Publications

Displaying 1 - 31 of 31
  • Bowerman, M. (1976). Commentary on M.D.S. Braine, “Children's first word combinations”. Monographs of the Society for Research in Child Development, 41(1), 98-104. Retrieved from http://www.jstor.org/stable/1165959.
  • Brown, P. (1976). Women and politeness: A new perspective on language and society. Reviews in Anthropology, 3, 240-249.
  • Cutler, A. (1976). High-stress words are easier to perceive than low-stress words, even when they are equally stressed. Texas Linguistic Forum, 2, 53-57.
  • Cutler, A. (1976). Phoneme-monitoring reaction time as a function of preceding intonation contour. Perception and Psychophysics, 20, 55-60. Retrieved from http://www.psychonomic.org/search/view.cgi?id=18194.

    Abstract

    An acoustically invariant one-word segment occurred in two versions of one syntactic context. In one version, the preceding intonation contour indicated that a stress would fall at the point where this word occurred. In the other version, the preceding contour predicted reduced stress at that point. Reaction time to the initial phoneme of the word was faster in the former case, despite the fact that no acoustic correlates of stress were present. It is concluded that a part of the sentence comprehension process is the prediction of upcoming sentence accents.
  • Eggers, H., Klein, W., Rath, R., Rothkegel, A., Weber, H.-J., & Zimmermann, H. (1969). Die automatische Behandlung diskontinuierlicher Konstituenten im Deutschen. Muttersprache, 9/10, 260-266.
  • Kempen, G., & Boon van Ostade, A. (1969). Een typologie van ideaalbeelden van Europese jeugdigen door middel van de iteratieve clusteranalyse. Nederlands Tijdschrift voor de Psychologie, 24, 46-60.
  • Kempen, G. (1976). Syntactic constructions as retrieval plans. British Journal of Psychology, 67(2), 149-160. doi:10.1111/j.2044-8295.1976.tb01505.x.

    Abstract

    Four probe latency experiments show that the ‘constituent boundary effect’ (transitions between constituents are more difficult than within constituents) is a retrieval and not a storage phenomenon. The experimental logic used is called paraphrastic reproduction: after verbatim memorization of some sentences, subjects were instructed to reproduce them both in their original wording and in the form of sentences that, whilst preserving the original meaning, embodied different syntactic constructions. Syntactic constructions are defined as pairs which consist of a pattern of conceptual information and a syntactic scheme, i.e. a sequence of syntactic word categories and function words. For example, the sequence noun + finite intransitive main verb (‘John runs’) expresses a conceptual actor-action relationship. It is proposed that for each overlearned and simple syntactic construction there exists a retrieval plan which does the following. It searches through the long-term memory information that has been designated as the conceptual content of the utterance(s) to be produced, looking for a token of its conceptual pattern. The retrieved information is then cast into the format of its syntactic scheme. The organization of such plans is held responsible for the constituent boundary effect.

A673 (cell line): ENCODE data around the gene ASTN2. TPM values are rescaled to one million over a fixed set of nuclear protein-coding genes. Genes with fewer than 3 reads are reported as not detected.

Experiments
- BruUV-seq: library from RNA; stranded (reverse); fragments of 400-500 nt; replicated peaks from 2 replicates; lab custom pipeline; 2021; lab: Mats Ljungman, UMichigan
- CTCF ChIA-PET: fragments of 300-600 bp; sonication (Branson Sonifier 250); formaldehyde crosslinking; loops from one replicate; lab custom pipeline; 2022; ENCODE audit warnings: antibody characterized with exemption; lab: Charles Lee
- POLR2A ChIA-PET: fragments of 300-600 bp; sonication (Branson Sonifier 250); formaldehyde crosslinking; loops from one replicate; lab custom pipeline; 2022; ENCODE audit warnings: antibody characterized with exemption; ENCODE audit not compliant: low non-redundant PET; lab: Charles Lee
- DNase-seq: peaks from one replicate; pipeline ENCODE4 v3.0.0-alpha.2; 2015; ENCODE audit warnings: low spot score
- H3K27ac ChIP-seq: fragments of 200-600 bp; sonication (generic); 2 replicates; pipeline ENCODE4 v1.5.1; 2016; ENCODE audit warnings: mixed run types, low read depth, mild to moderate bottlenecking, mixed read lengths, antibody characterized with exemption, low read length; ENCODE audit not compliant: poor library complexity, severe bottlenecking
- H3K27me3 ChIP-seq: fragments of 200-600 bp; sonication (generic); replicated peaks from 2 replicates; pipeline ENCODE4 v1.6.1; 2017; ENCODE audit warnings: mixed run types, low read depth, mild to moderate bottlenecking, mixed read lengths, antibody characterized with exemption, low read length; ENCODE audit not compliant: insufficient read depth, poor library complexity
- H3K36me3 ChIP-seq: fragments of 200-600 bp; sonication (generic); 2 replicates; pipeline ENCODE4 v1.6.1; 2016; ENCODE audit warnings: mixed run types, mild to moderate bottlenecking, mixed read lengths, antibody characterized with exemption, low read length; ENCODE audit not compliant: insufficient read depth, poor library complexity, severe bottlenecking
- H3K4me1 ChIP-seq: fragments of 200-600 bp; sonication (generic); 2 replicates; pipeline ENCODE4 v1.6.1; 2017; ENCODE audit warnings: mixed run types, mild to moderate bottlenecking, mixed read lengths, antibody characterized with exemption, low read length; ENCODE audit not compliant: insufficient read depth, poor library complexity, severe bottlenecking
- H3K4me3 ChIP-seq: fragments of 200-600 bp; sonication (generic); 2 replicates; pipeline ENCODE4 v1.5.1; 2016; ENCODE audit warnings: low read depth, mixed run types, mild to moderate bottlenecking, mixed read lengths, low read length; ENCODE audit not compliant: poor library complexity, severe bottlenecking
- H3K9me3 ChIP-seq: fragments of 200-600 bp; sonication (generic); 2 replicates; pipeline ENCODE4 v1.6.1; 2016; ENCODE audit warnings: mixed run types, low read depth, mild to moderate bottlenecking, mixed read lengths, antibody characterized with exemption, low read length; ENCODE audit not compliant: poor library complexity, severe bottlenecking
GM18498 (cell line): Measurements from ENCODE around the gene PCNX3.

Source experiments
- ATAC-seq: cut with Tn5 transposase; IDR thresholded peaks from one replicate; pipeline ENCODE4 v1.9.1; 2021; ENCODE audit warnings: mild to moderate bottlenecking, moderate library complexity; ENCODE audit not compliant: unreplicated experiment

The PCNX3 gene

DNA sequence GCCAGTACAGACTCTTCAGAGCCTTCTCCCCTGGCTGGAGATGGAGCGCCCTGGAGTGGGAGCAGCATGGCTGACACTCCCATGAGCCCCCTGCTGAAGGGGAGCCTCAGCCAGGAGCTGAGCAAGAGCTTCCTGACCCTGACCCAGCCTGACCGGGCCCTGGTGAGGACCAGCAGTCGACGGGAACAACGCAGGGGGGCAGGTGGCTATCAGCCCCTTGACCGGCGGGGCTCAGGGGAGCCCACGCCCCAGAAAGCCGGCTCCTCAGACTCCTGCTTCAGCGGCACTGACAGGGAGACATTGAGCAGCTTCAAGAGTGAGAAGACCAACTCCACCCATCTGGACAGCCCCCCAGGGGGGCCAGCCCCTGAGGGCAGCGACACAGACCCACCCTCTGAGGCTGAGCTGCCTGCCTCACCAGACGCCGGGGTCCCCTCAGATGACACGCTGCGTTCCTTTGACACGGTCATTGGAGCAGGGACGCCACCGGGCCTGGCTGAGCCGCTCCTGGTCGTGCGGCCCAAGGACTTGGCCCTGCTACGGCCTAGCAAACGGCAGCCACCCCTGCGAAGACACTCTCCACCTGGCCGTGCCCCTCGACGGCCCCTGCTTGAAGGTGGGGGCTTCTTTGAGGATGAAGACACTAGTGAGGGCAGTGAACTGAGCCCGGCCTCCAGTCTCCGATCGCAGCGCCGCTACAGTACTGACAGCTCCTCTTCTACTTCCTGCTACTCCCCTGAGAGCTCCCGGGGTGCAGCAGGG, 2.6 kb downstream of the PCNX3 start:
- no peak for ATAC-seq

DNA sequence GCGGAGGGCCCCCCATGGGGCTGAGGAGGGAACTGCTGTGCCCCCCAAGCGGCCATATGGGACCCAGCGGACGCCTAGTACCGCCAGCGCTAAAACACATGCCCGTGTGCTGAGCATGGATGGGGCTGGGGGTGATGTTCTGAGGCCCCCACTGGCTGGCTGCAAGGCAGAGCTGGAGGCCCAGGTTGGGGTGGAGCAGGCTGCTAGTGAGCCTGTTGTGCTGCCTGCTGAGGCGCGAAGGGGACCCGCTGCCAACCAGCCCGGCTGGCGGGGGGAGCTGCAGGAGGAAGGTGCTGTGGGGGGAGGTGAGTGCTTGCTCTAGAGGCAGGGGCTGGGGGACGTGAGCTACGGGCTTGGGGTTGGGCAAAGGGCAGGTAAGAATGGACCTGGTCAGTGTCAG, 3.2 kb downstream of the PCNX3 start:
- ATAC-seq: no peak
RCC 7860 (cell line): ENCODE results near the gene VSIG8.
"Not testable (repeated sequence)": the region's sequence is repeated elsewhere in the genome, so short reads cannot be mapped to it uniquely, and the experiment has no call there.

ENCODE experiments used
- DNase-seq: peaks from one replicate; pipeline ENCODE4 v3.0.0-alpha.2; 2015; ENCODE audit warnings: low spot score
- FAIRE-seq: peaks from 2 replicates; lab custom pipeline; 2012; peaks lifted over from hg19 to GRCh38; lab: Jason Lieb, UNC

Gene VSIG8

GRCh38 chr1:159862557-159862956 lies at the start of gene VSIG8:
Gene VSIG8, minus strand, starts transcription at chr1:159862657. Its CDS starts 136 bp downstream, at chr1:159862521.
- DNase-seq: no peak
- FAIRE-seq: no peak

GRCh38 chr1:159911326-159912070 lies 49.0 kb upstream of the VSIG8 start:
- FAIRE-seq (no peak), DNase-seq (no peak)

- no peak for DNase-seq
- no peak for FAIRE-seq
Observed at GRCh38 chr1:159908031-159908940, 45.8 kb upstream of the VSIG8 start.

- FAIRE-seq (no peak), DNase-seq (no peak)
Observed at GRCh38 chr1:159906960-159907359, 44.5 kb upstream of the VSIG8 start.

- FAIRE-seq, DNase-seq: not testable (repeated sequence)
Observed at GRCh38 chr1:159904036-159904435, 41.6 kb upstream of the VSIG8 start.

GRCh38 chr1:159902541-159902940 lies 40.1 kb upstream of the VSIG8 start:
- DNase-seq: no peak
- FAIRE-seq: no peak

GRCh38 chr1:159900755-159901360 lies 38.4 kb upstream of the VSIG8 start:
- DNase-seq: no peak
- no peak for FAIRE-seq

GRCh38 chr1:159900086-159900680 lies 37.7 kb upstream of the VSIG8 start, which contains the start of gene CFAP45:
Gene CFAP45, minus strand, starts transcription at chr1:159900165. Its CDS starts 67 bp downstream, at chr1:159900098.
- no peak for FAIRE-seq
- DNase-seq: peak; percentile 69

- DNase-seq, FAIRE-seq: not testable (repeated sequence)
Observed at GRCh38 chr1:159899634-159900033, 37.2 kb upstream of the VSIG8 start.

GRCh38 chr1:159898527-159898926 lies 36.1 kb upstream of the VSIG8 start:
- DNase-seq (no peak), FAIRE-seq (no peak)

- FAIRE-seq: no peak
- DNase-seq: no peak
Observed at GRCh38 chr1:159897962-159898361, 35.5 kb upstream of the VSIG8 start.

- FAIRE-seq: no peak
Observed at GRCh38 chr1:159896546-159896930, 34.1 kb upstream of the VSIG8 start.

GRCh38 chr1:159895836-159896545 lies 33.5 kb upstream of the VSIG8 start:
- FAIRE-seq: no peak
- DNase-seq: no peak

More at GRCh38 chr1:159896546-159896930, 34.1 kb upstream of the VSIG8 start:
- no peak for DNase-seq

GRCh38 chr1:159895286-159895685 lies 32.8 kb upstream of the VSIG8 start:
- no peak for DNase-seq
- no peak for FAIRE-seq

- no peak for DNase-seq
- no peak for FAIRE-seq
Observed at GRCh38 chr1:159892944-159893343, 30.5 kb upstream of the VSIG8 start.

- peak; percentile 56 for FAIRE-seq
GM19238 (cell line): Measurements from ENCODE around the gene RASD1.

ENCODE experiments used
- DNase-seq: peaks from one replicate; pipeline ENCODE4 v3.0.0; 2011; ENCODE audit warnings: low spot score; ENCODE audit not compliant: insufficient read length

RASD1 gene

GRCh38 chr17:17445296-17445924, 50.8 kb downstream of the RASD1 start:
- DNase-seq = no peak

• Kempen, G., Hermans, B., Klinkum, A., Brand, M., & Verhaaren, F. (1969). The word-frequency effect and incongruity perception: Methodological artifacts? Perception and Psychophysics, 5(3), 161-162. doi:10.3758/BF03209549.

    Abstract

    Two experimental results often reported in support of perceptual interpretations concerning the influence of set on perception are critically examined: (a) the relation between word frequency and recognition threshold, and (b) the so-called compromise reactions between set and stimulus, Alter elimination of certain methodological artifacts (e.g., introduction of a temporal forced-choice method instead of the ascending-limits method), both phenomena disappear; the influence of set on perception appears to be wholly a matter of response bias.
  • Klein, W. (1976). Einleitung. Zeitschrift für Literaturwissenschaft und Linguistik; Metzler, Stuttgart, 6(23/24), 7-10.
  • Klein, W. (1976). Einige wesentliche Eigenschaften natürlicher Sprachen und ihre Bedeutung für die linguistische Theorie. Zeitschrift für Literaturwissenschaft und Linguistik, 23/24, 11-31.
  • Klein, W. (1976). Sprachliche Variation. Studium Linguistik, 1, 29-46.
  • Levelt, W. J. M. (1969). A re-analysis of some adjective/noun intersection data. Heymans Bulletins, HB-69-31EX.
  • Levelt, W. J. M., Zwanenburg, W., & Ouweneel, G. R. E. (1969). Ambiguous surface structure and phonetic form in French. Heymans Bulletins, (HB-69-28EX).
  • Levelt, W. J. M. (1969). E.J. Brière, A psycholinguistic study of phonological interference [Book review]. Lingua, 22, 119-120.
  • Levelt, W. J. M. (1969). Hierarchical chunking in sentence processing. Heymans Bulletins, HB-69-31EX.